Research Article

De novo design of a biologically active amyloid

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Science  11 Nov 2016:
Vol. 354, Issue 6313, aah4949
DOI: 10.1126/science.aah4949

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Aggregation by design

Amyloid aggregation is driven by short sequences within proteins that self-assemble into characteristic amyloid structures. About 30 human proteins are implicated in amyloid-associated diseases, but many more contain short sequences that are potentially amyloidogenic. Gallardo et al. designed a peptide based on an amyloidogenic sequence in the vascular endothelial growth factor receptor VEGFR2. The peptide induced VEGFR2 to form aggregates with features characteristic of amyloids. Amyloids were toxic only in cells that required VEGFR2 activity, suggesting that the toxicity was due to loss of function of VEGFR2, rather than to inherent toxicity of the aggregates. The peptide inhibited VEGFR2-dependent tumor growth in a mouse tumor model.

Science, this issue p. 10.1126/science.aah4949

Structured Abstract

INTRODUCTION

It has been shown that most proteins possess amyloidogenic segments. However, only about 30 human proteins are known to be involved in amyloid-associated pathologies, and it is still not clear what determines amyloid toxicity in these diseases. We investigated whether an endogenously expressed protein that contains sequences with known amyloidogenic segments, but is not known to aggregate either under normal or pathological conditions, can be induced to do so by seeding it with a peptide comprising the protein’s own amyloidogenic fragment. We chose to target the protein vascular endothelial growth factor receptor 2 (VEGFR2) because it has well-characterized biological function and so could provide a model system with which to investigate the relationship between protein loss of function and amyloid toxicity in different cellular contexts.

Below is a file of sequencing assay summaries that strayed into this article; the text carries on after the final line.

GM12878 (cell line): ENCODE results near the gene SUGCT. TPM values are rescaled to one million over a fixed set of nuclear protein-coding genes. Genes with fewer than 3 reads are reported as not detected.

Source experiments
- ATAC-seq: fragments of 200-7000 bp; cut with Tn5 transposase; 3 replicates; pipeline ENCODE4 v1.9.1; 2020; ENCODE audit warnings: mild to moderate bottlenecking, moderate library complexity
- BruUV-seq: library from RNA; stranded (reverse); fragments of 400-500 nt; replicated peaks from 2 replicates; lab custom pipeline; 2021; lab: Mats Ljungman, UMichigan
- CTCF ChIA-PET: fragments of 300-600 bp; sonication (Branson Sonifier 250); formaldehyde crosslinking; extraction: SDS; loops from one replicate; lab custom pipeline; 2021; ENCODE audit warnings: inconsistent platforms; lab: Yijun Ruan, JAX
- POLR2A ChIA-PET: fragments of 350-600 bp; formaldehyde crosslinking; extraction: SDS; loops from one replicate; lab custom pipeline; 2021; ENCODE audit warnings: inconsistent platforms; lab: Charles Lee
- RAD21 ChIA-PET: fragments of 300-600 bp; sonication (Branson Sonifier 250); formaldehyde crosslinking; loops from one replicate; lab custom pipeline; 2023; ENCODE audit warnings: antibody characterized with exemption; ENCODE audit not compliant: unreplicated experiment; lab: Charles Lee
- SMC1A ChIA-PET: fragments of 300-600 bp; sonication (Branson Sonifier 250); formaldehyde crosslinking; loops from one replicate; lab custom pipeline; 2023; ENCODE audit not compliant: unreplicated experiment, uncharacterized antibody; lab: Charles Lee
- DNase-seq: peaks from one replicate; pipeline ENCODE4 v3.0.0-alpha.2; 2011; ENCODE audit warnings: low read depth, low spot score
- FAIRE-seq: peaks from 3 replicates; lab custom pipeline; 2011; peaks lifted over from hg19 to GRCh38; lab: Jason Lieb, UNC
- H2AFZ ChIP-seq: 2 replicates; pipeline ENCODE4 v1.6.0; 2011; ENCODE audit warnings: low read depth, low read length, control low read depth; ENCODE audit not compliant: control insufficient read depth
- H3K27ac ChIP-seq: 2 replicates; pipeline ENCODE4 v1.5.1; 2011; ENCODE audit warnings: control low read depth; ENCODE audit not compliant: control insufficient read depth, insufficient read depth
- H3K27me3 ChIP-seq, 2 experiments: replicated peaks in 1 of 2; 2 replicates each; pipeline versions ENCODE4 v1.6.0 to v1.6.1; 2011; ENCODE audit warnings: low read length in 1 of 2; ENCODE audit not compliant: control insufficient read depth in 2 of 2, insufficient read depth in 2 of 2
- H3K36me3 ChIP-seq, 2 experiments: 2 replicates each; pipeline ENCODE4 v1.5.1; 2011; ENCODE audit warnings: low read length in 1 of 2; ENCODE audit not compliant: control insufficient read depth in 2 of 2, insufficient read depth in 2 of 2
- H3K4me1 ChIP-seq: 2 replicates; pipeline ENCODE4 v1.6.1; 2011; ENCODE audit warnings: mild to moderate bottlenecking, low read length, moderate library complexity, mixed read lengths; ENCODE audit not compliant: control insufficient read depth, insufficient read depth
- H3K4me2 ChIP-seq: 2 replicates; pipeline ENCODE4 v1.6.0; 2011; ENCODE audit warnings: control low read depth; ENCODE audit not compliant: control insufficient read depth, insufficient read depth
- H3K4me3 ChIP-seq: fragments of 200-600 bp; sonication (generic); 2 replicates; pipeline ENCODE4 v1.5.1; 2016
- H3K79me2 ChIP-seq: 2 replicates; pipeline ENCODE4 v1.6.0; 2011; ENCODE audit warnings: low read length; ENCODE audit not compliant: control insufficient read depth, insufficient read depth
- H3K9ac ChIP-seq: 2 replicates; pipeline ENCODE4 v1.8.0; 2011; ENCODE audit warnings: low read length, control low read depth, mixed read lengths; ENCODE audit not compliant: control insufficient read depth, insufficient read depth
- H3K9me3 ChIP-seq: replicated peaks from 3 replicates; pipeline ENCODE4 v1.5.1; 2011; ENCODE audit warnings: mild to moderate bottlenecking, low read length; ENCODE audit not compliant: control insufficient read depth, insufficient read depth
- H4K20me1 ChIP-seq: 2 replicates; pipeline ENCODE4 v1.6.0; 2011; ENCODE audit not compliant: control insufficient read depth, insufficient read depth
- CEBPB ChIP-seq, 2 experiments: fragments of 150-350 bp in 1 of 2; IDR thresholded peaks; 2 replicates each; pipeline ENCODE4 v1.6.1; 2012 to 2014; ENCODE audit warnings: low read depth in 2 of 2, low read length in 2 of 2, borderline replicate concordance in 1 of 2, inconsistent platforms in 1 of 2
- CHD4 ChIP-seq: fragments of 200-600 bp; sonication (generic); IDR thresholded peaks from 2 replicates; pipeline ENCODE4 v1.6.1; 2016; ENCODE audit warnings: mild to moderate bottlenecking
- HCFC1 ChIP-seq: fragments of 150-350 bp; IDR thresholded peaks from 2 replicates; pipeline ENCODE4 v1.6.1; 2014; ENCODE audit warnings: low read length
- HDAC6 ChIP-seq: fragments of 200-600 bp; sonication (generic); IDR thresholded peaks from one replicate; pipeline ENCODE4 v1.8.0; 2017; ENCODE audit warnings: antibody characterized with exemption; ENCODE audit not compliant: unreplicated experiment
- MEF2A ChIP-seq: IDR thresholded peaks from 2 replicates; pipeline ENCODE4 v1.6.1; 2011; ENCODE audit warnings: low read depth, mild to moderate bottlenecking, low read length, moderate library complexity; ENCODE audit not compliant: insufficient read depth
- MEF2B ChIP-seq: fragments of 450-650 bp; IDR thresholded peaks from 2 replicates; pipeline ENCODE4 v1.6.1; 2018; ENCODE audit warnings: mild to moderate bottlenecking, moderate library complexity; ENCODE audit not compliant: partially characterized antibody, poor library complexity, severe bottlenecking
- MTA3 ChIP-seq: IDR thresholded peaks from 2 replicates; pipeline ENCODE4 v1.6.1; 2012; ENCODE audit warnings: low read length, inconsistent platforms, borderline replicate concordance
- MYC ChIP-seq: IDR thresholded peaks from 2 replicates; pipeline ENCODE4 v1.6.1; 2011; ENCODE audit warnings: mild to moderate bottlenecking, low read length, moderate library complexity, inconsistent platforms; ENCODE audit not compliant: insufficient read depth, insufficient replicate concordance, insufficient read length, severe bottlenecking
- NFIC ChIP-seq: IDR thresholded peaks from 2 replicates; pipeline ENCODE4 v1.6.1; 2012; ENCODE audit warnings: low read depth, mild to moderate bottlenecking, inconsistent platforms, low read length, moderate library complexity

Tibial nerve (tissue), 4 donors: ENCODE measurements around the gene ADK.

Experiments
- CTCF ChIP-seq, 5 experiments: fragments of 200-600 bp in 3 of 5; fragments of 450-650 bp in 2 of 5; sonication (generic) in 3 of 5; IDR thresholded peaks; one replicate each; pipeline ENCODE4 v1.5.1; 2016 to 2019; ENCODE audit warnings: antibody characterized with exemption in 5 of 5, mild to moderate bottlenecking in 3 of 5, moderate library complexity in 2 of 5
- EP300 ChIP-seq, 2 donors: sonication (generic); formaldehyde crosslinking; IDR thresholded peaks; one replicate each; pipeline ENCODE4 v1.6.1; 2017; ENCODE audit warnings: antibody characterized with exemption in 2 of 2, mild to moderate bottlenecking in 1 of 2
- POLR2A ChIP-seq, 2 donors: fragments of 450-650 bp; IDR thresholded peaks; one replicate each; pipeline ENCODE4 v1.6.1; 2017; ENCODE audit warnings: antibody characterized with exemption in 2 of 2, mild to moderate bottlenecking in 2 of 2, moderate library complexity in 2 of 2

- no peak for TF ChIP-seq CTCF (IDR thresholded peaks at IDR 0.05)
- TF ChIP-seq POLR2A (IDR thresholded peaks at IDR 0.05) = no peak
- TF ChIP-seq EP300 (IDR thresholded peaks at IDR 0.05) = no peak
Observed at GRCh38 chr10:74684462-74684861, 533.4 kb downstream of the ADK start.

RATIONALE

The capacity of the amyloid conformation of disease proteins to catalyze their own amyloid conversion demonstrates the sequence specificity of amyloid assembly. Because the core of amyloids consists of short amyloidogenic sequence fragments, we hypothesized that a short amyloidogenic protein sequence of VEGFR2, a protein normally not associated with protein aggregation, should be able to interact with and specifically induce the aggregation of VEGFR2, resulting in its functional knockdown. We used TANGO, an algorithm that predicts aggregation-prone sequences, to identify potential amyloidogenic fragments in VEGFR2. We synthesized these fragments as a tandem repeat in a peptide framework in which each unit is flanked by charged residues and coupled by a short peptide linker. The thinking behind this design was that the tandem repeats would promote the formation of diffusable soluble oligomeric aggregates, whereas the charged residues would kinetically stabilize these oligomers and reduce the rate of insoluble fibril formation.

RESULTS